Being an usher, though, was a slacker’s paradise. There were guys who fell asleep on the job fer chrissake. Years before "Where’s Waldo?" we used to play our own little game of "Where’s Cornell?" Usually in Theater Five, sleeping.

The customers, generally, left you alone as an usher. You'd tear their tickets, tell them where to go, watch them, making sure they knew the difference between right and left, and sweep your little area a bit. That was the state of being known as Post. Some nights it felt like all I did since I was born was stand on post. "Welcome to the Star, that’s in theater three which is the second theater to your right. Enjoy your show." If I were to say these words one more time, I would attain some sort of oneness with the universe. But, luckily, just at the time I thought I would crack, someone would relieve me of my duties and allow me to slack off and do an aisle check. Oh, those glorious aisle checks. That’s a euphemism for standing in the back of a theater and watching a movie for a few minutes. Sure, you were supposed to walk down the aisle, looking for nogoodniks with their feet on the back of the chairs but in an empty house, who cares? The only people I loved to bust were drinkers and smokers. What the hell do smokers think? That I can’t smell it and see it? I just love enforcing those federal laws!

Part Three—Adventures In Slacking

The grunt work of being an usher came in cleaning theaters. Walking up and down the rows, picking up popcorn buckets and cups of pop. I didn’t mind this. The only time it got gross was when people would bring their chaw o' tobacky into the theater and use their cup to spit in. On a nice, busy night there might be upwards of eight people cleaning one theater and we would move like a well oiled machine. On a nice, slow day there might be two guys cleaning and chewing the fat all the while. We ushers, when we could get into groups of two or more, could talk up a storm. And, if you held the "break schedule" just right, it would look like we were discussing the next few movies letting out and who would stand post and while the other cleaned instead of mulling over the implications of the works of Sam Cooke. We discovered that one could make a never-ending medley of all of Sam’s songs as long as it kept going back into "Chain Gang" every twelve to sixteen measures.

Other fun times were to be held while cleaning theaters in complaining about end credit music. My top three all-time worst closing credit themes would have to be from Suburban Commando, Loose Cannons, and Spaced Invaders. The best? Boyz n the Hood, Men Don't Leave, and The Hunt for Red October. Heck, I hate to admit this, but I even had a fun time mocking Axl Rose during the end of Terminator 2.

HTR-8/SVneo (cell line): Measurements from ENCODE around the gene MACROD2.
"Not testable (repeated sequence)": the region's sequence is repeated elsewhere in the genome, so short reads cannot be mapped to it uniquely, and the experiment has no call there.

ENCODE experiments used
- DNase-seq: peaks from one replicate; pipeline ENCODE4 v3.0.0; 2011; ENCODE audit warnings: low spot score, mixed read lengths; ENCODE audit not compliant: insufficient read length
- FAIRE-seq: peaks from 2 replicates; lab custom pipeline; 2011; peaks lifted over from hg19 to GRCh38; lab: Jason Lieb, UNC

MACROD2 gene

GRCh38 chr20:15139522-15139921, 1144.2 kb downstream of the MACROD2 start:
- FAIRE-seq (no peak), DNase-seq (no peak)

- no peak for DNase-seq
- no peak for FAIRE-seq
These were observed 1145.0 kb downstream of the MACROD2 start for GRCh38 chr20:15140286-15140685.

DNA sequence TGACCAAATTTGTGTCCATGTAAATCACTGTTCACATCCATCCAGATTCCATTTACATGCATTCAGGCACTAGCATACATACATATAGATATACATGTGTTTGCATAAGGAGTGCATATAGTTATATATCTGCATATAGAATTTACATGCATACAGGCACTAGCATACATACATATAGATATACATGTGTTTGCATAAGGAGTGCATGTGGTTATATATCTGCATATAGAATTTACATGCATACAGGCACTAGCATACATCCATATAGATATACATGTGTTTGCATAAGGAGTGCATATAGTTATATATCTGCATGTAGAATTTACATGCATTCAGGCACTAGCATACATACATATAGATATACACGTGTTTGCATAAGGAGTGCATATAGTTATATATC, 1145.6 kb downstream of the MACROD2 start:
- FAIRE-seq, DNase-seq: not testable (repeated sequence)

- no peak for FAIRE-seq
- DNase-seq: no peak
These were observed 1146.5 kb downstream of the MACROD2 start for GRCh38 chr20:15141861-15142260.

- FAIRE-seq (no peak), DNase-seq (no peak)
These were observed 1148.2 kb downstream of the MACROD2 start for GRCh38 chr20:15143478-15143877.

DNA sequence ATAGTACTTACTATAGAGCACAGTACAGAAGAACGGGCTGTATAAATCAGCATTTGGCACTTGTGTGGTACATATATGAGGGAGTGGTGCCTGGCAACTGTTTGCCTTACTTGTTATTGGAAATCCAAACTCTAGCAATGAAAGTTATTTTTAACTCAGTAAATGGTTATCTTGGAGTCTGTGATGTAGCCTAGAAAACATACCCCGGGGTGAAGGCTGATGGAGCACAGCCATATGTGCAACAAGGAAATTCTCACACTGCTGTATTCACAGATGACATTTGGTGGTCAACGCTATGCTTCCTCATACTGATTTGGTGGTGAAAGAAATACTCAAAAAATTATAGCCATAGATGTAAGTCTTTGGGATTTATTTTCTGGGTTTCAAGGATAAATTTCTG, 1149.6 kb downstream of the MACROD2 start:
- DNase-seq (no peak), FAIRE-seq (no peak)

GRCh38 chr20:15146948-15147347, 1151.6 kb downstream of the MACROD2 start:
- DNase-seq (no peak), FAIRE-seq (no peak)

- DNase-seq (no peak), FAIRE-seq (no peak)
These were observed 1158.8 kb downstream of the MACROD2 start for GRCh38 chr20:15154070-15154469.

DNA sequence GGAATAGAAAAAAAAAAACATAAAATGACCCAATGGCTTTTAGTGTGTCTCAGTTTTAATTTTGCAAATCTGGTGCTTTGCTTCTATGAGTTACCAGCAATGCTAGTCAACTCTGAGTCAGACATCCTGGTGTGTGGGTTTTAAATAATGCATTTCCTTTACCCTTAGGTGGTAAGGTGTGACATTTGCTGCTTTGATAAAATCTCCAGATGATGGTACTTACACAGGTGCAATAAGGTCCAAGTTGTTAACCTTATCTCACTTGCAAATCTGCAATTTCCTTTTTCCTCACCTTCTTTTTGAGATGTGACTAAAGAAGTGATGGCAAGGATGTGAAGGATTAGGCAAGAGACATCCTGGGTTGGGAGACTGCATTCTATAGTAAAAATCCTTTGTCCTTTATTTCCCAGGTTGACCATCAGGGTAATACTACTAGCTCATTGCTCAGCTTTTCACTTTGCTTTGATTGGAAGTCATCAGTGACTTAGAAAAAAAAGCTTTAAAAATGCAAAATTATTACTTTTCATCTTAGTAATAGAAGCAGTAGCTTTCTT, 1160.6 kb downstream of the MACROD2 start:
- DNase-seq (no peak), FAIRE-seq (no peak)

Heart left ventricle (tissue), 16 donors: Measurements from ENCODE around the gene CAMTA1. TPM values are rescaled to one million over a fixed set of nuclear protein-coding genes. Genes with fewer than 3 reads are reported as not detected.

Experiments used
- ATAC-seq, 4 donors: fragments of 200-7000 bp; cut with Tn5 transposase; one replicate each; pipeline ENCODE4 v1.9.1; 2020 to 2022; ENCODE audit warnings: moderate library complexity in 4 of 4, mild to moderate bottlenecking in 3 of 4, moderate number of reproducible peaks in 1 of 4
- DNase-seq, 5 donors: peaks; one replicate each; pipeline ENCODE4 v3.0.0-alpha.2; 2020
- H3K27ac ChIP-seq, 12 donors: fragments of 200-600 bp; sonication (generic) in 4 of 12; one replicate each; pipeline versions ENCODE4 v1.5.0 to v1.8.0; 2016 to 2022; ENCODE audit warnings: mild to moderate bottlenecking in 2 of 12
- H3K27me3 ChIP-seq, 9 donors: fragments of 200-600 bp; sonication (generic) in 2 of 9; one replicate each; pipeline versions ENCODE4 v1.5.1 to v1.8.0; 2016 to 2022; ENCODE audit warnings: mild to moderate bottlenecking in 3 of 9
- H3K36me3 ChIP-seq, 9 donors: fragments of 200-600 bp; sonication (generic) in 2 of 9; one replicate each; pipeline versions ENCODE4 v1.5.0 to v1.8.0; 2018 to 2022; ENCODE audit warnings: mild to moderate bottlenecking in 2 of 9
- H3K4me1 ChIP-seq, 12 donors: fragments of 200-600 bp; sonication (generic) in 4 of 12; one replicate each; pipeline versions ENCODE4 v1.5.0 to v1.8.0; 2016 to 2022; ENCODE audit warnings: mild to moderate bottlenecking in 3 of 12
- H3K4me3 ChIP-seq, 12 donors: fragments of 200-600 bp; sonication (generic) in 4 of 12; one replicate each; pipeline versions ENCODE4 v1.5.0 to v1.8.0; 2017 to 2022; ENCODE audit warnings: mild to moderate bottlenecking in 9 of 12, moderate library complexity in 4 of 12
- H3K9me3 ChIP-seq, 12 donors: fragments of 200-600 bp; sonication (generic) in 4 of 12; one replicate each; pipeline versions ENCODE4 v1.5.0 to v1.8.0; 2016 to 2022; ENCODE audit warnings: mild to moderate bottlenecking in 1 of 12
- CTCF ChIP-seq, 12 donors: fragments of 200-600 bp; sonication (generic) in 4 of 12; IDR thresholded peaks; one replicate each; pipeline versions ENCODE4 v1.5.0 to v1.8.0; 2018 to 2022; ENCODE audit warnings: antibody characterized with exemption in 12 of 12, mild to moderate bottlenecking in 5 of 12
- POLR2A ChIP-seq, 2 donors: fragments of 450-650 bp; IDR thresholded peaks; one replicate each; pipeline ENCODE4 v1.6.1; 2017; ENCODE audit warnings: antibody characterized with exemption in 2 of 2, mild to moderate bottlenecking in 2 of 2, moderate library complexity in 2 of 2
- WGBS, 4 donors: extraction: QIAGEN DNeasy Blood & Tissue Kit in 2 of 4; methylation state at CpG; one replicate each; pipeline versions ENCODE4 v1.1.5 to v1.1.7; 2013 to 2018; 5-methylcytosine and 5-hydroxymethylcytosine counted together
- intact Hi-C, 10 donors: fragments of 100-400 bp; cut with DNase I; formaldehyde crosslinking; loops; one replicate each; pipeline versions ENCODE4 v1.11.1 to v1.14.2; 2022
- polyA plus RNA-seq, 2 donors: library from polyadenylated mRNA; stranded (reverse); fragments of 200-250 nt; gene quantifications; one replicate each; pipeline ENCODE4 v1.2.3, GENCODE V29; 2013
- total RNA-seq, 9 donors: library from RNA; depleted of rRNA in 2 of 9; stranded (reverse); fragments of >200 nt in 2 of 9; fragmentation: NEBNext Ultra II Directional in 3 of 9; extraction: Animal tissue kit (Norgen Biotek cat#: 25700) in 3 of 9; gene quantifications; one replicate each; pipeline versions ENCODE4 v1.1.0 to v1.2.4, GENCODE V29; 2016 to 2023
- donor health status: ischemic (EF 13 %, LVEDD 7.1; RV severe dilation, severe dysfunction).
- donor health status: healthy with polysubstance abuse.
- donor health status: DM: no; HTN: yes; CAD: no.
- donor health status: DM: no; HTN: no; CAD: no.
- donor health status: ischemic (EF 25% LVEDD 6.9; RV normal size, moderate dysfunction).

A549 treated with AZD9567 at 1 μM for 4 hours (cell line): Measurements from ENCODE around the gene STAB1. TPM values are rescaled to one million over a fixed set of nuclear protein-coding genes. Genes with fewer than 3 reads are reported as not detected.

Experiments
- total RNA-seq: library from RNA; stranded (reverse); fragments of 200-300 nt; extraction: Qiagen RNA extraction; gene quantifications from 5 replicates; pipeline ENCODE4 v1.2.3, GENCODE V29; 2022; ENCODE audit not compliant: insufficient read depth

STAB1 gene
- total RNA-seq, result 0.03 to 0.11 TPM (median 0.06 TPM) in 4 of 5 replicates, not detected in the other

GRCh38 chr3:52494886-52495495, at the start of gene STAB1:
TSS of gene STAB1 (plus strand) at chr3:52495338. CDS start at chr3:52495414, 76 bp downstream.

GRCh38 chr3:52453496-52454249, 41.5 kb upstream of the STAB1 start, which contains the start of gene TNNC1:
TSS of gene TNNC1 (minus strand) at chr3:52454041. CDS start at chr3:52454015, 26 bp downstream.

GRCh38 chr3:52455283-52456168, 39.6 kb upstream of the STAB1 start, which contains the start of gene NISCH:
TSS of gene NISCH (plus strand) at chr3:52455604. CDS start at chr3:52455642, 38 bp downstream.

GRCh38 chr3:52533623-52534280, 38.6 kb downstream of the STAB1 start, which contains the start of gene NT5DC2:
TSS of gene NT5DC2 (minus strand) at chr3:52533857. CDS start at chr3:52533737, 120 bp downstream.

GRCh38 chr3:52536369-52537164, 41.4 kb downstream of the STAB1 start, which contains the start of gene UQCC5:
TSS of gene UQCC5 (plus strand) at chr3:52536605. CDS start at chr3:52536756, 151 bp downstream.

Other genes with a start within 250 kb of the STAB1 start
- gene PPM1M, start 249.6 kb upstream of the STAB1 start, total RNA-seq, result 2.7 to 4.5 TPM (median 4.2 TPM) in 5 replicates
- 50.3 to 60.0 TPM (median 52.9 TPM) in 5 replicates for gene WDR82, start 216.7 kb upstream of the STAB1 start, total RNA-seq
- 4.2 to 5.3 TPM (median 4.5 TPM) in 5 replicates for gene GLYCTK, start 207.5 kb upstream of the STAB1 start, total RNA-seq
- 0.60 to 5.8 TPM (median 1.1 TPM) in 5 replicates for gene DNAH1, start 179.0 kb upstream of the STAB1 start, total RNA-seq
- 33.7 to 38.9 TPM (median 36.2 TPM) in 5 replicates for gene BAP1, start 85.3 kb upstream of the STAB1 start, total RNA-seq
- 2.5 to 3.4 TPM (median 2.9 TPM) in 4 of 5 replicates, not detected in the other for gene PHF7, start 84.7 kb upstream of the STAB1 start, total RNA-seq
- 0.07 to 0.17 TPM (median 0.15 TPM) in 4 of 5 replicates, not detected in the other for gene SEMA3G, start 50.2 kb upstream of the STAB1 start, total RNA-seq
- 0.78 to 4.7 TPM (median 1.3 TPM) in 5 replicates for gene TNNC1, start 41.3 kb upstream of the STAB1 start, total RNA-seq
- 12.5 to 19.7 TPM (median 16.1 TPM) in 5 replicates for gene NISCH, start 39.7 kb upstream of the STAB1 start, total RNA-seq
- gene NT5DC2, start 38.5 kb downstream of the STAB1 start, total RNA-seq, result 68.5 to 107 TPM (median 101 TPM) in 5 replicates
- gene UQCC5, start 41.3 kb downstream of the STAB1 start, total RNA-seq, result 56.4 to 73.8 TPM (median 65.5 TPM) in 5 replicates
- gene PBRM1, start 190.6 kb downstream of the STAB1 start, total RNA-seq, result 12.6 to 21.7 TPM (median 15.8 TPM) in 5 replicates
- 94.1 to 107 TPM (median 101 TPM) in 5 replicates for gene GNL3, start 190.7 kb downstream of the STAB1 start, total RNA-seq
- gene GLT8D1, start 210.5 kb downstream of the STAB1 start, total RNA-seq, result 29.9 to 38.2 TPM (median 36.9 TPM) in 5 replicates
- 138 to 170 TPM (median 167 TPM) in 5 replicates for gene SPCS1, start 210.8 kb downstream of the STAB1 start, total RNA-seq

Another plus of cleaning theaters was all the money to be found. If it was a wallet I was honest and gave it to the manager to put in the lost and found drawer (after we went through and looked at the guy’s family photos and what-not). If it was loose money, I’m sad to say that it was divided up amongst those cleaning (never mentioning it to the people on post). One busy night my friend was cleaning a theater with a pair of dweebs. As they were finishing, my friend was up front pulling out the brooms from behind he screen, the two dweebs bid their fond adieu, "See ya, sucker!" and left him to sweep the rows all by his lonesome. The happy ending to this story is that he found a big ole wad of money in one of the rows and, since he was by himself, he didn’t have to cut anyone in on his take.

As fate would have it, Cornell was always luckiest at finding full wallets on a Friday night which he would then empty and throw above the doors of the theater where no one would ever look or should have reason to be. This was rumor, of course, and I doubt it sometimes since I never saw Cornell clean a theater.

There were two different Posts to stand at; One Through Four and Five Through Eight. At the first you had the advantage of being hidden from the manager’s kiosk and the ability to stand around and talk for long stretches. But, the spoiler came in when one was alone and forced to watch the televisions in the back lobby for long periods of time.